The change occurred in December, 1972, when President Nixon was already embattled over the Watergate Affair. Several Labor ministers were outspoken in their criticism of Nixon, although they said nothing beyond what was commonly being commonly said in the U. S. by Americans. The problem was that Labor had been in opposition from 1949 to 1972 -- 23 years. Neither Whitlam nor any of his cabinet colleagues had been in government before. They just didn't know how to behave. Moreover, there were joint Australian-American defense facilities set up during the period of the conservative governments, some of which performed highly classified functions. One of the conservative prime ministers, John Grey Gorton, had refused to allow the Labor leaders to be briefed on their significance, though previous Labor leaders had been informed about their purpose and functions. To his credit, Labor Prime Minister Gough Whitlam knew that the U. S. had wanted to inform the Labor leaders about them and correctly blamed Gorton for the problem. Ultimately, after some alarums and excursions, the US completed the process of transition to a Labor Government without significant damage.
The new Labor Prime Minister, Gough Whitlam, sought to steer a course that allowed the alliance to continue, and the joint facilities to remain, while distancing his government from support for American policies in Vietnam and securing enough concessions for Australian sovereignty to pacify his own party. With a mixture of delicate and robust diplomacy, this was narrowly achieved, but left a legacy of intergovernmental tension and extreme suspicion of the Americans within the Labor Party. Whitlam was opposed to Australian participation in the war in Vietnam, and he pulled Australian troops out of the combat zone. He also announced that he would see to it that Australian forces came home no matter where they were; this included a small contingent in the island nation ofSingapore.
The most severe tensions, however, arose from events in the last days of the Whitlam Government. The political crisis that led to Whitlam's dismissal by the Governor-General happened to coincide with a security crisis, precipitated when a journalist revealed information linking the Pine Gap facility with the Central Intelligence Agency. The CIA reacted strongly, appearing to believe that the Labor government might be about to terminate the Pine Gap agreement. This combination of events led many in and around the Labor Party to believe that the CIA might have infl uenced the Governor-General's decision to dismiss the Whitlam Government on 11 November 1975. No 'smoking gun' was ever produced to give conclusive support for this theory, but some Labor supporters and left-wing journalists repeatedly revived the allegation in the late 1970s and the 1980s.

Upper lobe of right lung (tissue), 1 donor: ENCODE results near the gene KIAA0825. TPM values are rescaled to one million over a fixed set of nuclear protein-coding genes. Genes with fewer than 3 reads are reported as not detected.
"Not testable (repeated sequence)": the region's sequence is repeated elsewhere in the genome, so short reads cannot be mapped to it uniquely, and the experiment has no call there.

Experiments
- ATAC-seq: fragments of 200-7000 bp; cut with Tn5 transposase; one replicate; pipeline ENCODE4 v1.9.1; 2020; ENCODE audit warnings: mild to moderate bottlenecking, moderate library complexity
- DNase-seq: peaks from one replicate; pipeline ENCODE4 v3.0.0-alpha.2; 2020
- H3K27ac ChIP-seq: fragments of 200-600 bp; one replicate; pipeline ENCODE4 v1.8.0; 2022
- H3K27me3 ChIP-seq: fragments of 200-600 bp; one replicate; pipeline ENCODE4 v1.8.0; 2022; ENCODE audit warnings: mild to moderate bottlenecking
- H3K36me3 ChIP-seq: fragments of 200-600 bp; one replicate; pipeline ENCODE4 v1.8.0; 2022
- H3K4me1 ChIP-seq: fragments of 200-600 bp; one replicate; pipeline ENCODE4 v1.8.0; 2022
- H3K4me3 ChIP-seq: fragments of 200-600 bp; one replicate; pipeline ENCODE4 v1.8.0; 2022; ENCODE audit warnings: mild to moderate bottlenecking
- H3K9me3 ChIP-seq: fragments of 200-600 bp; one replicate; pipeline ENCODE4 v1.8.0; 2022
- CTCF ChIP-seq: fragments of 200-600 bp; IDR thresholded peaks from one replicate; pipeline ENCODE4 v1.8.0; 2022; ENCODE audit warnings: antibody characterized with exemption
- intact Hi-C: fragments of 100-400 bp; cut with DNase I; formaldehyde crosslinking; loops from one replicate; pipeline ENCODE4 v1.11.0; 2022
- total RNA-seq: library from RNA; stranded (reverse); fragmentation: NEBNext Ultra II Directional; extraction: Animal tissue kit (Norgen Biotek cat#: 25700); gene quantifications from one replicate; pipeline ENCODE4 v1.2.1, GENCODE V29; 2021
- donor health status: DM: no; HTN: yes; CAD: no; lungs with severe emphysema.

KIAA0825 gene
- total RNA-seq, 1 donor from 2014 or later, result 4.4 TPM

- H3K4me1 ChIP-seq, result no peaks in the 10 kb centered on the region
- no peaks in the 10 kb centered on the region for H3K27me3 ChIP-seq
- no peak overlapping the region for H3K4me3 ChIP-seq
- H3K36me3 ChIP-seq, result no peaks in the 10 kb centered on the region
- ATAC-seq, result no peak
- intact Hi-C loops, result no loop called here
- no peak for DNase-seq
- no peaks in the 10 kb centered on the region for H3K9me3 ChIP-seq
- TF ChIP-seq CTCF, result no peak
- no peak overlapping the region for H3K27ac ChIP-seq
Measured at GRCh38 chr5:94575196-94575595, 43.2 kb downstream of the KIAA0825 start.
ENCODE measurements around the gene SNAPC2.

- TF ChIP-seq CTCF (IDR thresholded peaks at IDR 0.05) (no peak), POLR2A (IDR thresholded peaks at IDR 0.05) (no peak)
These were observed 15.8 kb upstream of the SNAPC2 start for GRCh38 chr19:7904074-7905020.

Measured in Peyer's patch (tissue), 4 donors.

The new prime minister, Malcolm Fraser, was decidedly pro-American, and U.S.-Australian relations returned to something approaching an even keel. Cryptology and Whitlam were not done, even after he departed for private life. Soon after he was sacked, the press revealed that Whitlam planned to accept a hefty financial donation to the ALP from the Ba'ath Party in Iraq. Even in 1975 the regime of Saddam Hussein was so odious that Whitlam could not survive the besmirchment. His political career was effectively over.
In May 1977, the SSCI announced that it would investigate allegations appearing in the Australian press that the Agency had secretly intervened inthe early 1970s to undermine and bring about the dismissal of its leftist-leaning government headed by Labor Party leader, Gough Whitlam. Although the committee's report of its inquiry was never made public, it was the first time that an oversight committee had indicated its intent to explore the propriety of the Agency's operational activities in a friendly country.